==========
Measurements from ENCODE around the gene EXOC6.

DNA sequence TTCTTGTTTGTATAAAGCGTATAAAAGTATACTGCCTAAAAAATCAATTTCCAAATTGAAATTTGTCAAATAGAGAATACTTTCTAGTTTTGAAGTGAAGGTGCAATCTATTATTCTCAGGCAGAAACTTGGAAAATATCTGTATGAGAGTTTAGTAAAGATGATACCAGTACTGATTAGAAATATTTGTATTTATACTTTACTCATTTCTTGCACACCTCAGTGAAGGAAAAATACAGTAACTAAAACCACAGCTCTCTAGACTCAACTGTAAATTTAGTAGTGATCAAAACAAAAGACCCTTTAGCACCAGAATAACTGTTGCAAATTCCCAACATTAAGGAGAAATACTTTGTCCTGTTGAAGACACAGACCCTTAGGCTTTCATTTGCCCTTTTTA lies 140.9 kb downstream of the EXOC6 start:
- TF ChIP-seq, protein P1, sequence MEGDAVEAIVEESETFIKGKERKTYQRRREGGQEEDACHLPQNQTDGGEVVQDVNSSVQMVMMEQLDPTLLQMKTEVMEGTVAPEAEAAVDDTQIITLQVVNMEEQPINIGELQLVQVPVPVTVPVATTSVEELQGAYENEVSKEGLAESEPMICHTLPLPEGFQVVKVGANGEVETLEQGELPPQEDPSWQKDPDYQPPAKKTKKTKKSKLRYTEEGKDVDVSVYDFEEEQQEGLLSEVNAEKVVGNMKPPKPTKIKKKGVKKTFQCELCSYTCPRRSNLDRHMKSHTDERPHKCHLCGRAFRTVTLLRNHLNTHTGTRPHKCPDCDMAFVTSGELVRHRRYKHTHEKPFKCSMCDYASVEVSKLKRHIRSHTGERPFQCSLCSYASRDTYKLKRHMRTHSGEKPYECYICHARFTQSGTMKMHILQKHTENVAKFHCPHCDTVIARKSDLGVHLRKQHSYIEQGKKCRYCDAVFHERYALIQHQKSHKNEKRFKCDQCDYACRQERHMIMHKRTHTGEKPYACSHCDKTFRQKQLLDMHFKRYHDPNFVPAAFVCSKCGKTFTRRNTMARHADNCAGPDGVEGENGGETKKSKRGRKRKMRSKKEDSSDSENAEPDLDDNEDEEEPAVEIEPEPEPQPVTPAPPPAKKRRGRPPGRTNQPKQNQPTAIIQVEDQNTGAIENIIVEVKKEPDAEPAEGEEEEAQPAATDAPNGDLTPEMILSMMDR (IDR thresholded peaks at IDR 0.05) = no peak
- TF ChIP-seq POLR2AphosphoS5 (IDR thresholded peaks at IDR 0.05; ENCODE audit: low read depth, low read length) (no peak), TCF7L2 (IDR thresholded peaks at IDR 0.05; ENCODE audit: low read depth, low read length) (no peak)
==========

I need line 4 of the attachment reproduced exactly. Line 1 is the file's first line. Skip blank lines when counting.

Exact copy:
- TF ChIP-seq POLR2AphosphoS5 (IDR thresholded peaks at IDR 0.05; ENCODE audit: low read depth, low read length) (no peak), TCF7L2 (IDR thresholded peaks at IDR 0.05; ENCODE audit: low read depth, low read length) (no peak)